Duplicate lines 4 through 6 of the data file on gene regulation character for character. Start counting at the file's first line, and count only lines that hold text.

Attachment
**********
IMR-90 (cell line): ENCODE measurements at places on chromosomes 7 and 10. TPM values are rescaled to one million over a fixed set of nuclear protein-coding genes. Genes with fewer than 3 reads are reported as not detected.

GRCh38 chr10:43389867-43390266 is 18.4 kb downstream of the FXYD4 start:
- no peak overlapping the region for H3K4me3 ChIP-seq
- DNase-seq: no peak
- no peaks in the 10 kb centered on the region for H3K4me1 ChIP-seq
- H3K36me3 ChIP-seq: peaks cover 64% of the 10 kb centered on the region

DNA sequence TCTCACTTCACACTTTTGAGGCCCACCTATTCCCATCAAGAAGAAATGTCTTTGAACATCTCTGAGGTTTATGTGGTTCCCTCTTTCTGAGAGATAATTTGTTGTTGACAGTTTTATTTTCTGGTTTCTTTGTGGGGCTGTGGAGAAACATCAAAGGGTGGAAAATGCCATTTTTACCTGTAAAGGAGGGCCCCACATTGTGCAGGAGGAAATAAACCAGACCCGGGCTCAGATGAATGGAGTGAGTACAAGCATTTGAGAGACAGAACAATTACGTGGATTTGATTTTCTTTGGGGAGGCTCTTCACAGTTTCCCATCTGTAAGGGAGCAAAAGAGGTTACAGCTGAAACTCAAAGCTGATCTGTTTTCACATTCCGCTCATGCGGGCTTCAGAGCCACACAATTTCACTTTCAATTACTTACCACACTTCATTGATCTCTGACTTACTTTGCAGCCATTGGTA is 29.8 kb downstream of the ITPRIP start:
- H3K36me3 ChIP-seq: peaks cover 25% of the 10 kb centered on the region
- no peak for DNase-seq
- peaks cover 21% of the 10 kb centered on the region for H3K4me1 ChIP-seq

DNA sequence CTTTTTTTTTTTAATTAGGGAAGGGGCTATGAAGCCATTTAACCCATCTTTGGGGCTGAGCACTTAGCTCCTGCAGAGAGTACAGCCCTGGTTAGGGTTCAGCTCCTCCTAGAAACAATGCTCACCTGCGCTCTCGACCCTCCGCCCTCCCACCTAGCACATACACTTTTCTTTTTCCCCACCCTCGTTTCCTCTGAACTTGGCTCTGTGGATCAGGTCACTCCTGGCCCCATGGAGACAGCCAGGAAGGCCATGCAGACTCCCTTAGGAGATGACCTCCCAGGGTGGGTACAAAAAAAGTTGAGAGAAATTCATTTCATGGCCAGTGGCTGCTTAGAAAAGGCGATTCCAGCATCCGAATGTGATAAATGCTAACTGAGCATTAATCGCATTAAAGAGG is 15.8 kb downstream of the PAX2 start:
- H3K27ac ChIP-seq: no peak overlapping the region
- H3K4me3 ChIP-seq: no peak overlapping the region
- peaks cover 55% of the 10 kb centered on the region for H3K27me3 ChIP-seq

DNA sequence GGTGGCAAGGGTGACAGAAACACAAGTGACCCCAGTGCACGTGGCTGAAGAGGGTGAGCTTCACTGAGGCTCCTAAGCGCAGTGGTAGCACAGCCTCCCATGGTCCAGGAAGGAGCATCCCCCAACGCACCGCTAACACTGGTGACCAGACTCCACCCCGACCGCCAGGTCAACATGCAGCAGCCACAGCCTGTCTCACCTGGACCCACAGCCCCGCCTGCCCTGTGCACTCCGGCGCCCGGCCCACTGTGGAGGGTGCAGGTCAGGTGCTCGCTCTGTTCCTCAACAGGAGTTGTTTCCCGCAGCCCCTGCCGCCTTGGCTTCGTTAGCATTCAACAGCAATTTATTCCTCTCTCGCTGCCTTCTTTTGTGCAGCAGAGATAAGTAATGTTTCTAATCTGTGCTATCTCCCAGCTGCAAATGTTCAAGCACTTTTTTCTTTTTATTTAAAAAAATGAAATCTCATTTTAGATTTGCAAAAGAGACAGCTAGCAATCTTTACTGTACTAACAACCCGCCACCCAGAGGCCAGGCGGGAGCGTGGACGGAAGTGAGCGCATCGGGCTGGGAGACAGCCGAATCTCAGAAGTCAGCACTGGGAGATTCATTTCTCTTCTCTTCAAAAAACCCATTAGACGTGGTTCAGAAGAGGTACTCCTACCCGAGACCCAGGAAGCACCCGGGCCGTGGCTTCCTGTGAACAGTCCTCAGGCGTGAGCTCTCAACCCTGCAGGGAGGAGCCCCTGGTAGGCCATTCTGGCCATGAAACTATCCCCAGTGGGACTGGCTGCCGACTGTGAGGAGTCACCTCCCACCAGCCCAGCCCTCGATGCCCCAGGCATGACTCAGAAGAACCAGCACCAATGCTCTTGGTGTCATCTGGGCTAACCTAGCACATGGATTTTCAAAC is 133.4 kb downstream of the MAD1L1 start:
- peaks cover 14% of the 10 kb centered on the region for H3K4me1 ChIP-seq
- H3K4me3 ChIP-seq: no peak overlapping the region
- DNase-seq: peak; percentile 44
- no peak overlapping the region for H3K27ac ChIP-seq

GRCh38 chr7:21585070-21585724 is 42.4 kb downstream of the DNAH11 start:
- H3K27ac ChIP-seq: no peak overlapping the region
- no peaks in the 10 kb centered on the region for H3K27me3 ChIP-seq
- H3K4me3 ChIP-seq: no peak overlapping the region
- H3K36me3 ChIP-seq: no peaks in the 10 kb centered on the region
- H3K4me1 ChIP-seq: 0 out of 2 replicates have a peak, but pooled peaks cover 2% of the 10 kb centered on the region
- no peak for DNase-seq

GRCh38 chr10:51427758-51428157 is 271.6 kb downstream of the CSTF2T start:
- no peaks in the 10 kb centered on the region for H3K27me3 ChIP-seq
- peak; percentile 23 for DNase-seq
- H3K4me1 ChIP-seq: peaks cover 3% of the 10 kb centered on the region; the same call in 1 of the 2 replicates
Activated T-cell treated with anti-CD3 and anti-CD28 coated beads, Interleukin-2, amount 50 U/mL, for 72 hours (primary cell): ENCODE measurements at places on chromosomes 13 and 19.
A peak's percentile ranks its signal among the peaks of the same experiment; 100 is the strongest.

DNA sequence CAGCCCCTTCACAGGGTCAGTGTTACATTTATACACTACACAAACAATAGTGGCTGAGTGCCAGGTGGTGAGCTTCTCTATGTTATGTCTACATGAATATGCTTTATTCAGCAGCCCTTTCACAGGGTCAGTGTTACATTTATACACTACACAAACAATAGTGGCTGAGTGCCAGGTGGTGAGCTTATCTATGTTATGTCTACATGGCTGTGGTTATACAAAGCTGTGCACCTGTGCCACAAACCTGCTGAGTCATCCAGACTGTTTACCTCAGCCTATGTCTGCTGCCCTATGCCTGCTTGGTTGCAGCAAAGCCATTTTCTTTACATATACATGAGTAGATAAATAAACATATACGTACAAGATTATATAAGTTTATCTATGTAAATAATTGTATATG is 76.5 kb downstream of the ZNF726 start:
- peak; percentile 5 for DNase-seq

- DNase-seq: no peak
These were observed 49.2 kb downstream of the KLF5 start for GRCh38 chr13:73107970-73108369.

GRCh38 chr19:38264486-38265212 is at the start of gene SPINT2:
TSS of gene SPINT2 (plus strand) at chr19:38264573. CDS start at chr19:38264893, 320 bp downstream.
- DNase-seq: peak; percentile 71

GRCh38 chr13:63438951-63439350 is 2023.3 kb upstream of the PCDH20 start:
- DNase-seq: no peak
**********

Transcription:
- DNase-seq: no peak
- no peaks in the 10 kb centered on the region for H3K4me1 ChIP-seq
- H3K36me3 ChIP-seq: peaks cover 64% of the 10 kb centered on the region